Simmons: how to limit economic damage
The recession in Bermuda caused by the Covid-19 pandemic will be deeper than the economic downturn that followed the 2008 financial crisis, an economist said.
“This recession will be deep, dwarfing the one resulting from the financial crisis, but it need not be as long,” said Craig Simmons, a senior economics lecturer at Bermuda College.
He added: “A recession is imminent, but the Government's focus shouldn't be on the economy. If anything, we should be trying to enter the recession as quickly as possible by shutting down hotels and restaurants, retail [with the exception of grocery stores and pharmacies], and construction.
“The central objective should be social isolation to limit the spread of the virus.”
Mr Simmons said the emphasis of fiscal policy “should be on providing temporary social insurance (cash payments) to people working in the shutdown sectors”.
“A policy of social insurance can help protect people from the economic difficulties of staying at home whilst reducing the spread of the virus. In this sense social insurance has what economists call a positive externality well beyond its economic cost.”
The Government yesterday announced that laid-off workers would be eligible for unemployment benefits of up to $500 per week over a 12-week period.
For all the workers in the closed-down hospitality, construction and retail sectors $500-a-week payments would amount to $60 million over three months, which he said is “the time it might take for life to begin to return to normal”.
Mr Simmons added that the island's small and medium-sized businesses will require help to manage cashflow challenges.
“Unlike financial support for individuals, one size will not fit all,” Mr Simmons said. “SME assistance could be based on payroll. An SME with annual payroll of $1 million would receive more assistance than one with a $200,000 payroll.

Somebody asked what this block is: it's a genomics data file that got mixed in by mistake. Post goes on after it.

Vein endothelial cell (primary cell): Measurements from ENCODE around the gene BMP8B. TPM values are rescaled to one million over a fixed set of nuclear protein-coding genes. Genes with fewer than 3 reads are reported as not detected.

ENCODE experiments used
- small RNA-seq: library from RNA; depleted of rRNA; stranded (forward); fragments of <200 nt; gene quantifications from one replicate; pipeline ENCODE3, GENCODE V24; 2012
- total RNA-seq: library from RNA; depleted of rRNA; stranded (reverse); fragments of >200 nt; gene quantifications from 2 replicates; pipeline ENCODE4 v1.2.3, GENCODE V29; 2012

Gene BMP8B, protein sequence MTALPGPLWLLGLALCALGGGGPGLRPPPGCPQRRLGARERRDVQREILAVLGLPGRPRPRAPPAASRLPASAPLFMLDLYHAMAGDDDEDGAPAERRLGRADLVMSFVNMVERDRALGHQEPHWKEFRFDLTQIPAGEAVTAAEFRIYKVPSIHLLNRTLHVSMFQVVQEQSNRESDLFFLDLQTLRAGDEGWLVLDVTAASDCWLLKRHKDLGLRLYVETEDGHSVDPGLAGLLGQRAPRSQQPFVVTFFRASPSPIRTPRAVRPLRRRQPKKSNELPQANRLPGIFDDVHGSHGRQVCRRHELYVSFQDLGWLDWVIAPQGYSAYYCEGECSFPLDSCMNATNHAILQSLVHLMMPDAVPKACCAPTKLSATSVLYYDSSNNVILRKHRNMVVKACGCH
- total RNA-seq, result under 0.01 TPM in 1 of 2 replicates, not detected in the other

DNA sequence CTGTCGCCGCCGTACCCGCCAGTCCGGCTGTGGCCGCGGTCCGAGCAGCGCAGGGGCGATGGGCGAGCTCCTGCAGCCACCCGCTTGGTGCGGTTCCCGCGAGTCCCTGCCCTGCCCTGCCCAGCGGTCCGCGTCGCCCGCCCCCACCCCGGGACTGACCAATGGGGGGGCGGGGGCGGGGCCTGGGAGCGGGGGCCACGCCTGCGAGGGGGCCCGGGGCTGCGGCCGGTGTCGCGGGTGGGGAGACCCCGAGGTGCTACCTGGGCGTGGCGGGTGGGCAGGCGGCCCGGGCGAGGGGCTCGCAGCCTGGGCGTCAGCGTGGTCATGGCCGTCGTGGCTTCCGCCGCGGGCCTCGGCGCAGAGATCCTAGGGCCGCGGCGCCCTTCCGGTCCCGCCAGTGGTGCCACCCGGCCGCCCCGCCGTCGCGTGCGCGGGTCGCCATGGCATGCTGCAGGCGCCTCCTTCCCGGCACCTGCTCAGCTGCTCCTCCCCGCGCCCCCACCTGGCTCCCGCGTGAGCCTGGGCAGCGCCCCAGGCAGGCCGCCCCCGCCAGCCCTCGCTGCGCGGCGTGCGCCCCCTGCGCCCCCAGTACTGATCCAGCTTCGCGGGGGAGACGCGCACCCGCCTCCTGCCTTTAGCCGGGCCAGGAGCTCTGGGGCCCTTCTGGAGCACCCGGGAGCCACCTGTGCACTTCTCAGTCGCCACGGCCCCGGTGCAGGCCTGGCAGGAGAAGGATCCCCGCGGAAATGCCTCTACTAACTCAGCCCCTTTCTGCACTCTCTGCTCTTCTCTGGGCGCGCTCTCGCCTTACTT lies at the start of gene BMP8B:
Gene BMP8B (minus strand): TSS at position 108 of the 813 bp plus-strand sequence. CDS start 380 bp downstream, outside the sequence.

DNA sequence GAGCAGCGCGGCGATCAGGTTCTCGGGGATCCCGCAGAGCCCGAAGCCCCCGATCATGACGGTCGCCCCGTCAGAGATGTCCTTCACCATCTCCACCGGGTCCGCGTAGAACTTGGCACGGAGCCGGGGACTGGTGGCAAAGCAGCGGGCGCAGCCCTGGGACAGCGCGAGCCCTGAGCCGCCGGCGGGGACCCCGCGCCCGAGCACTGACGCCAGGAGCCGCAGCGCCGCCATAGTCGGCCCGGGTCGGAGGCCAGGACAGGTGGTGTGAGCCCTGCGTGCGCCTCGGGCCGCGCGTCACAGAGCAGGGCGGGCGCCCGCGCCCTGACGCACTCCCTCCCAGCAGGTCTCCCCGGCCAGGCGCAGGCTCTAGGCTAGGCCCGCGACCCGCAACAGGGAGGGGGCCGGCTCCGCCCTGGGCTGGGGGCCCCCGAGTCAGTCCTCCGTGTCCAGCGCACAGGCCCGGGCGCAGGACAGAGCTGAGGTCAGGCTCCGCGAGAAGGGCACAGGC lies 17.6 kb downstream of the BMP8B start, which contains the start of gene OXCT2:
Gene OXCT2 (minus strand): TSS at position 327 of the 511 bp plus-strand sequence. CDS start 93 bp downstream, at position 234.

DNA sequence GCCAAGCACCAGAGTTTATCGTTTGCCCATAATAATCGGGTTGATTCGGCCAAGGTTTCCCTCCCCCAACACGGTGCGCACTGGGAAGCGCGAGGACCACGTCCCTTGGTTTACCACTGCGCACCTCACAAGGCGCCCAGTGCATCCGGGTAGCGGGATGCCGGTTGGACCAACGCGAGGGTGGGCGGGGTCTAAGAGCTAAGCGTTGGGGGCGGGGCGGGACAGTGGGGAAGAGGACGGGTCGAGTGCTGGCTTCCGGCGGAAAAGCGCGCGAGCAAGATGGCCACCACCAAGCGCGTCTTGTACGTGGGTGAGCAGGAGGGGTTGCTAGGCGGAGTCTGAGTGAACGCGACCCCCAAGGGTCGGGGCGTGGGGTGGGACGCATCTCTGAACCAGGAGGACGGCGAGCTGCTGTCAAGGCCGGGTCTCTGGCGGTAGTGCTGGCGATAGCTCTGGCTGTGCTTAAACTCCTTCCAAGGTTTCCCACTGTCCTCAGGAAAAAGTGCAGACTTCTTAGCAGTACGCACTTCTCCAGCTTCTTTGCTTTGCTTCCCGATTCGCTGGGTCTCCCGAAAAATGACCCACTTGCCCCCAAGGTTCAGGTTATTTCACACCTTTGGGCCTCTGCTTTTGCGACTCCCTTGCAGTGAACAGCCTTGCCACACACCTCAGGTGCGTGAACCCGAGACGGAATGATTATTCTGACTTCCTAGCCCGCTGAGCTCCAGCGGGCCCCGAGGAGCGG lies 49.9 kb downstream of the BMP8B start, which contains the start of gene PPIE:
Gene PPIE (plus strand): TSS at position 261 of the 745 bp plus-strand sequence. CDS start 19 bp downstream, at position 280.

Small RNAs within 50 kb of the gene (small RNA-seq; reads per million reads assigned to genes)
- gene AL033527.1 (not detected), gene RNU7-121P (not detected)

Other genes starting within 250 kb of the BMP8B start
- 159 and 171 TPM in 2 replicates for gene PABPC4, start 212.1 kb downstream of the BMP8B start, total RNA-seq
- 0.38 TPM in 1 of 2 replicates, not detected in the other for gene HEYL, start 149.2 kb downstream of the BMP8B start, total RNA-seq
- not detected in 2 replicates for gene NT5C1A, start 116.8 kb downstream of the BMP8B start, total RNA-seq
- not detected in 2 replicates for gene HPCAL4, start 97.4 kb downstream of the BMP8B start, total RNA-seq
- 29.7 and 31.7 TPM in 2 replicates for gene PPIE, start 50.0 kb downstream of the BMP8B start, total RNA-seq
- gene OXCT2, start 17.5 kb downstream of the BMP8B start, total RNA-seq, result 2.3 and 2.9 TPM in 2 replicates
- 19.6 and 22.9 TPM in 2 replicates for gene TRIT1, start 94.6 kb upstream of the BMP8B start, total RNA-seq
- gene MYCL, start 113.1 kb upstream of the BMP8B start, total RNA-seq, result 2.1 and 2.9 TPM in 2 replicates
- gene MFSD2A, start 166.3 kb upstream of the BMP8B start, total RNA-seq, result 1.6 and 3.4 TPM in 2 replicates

“Further, business in general will need assurances that banks, landlords and creditors will act in the compassionate way. Businesses will need a temporary postponement of debt payments from lenders and creditors. In this environment, bankruptcy and foreclosure will likely lead to large lender and creditor losses and undermine business confidence.
“All of this debt forbearance will ultimately put banks at greater risk. We know that at least one bank is operating below the capital requirements set by the regulator, the Bermuda Monetary Authority.
“So, banks will also need forbearance from BMA because when a bank's balance sheet is weak, its ability to keep ATMs full and debit card payments running smoothly is compromised. By relaxing capital requirements, a bank can write down the value of its loans without having to raise new capital.”
Mr Simmons said the Government “must act as the lender of last resort”, adding: “The Government has to be willing to underwrite all of the cash handouts to workers and businesses and be willing to guarantee some of the outstanding loans which today stand at over $3 billion.
“We want to keep businesses in a position to rebound from this crisis. Further, we want shutdown businesses to quickly rebound once the health threat reaches an acceptable level. We can think of this rebounding process as a part of the recovery phase, which at this point is an unknowable distance away.
“During the recovery, the Government could offer payroll tax holidays to employers along with ‘jawboning' bankers, creditors and landlords to extend debt forgiveness.”
Mr Simmons said the Covid-19 pandemic is a “black swan event”.
He added: “In the minds of most people, it is a highly unlikely, highly impactful event, although after the fact, many will claim to have seen it coming.
“Many will have heard the adage, ‘it is tough to make predictions, especially about the future'. This is especially true of economists because the global economy and, indeed, our very small economy have too many moving parts.
“If we could accept that economic and political prediction is fraught with uncertainty, then maybe we could avoid perilous decisions that expose vulnerabilities to grey swans — consequential events that are somewhat predictable such as difficulties arising from large personal and public debt.”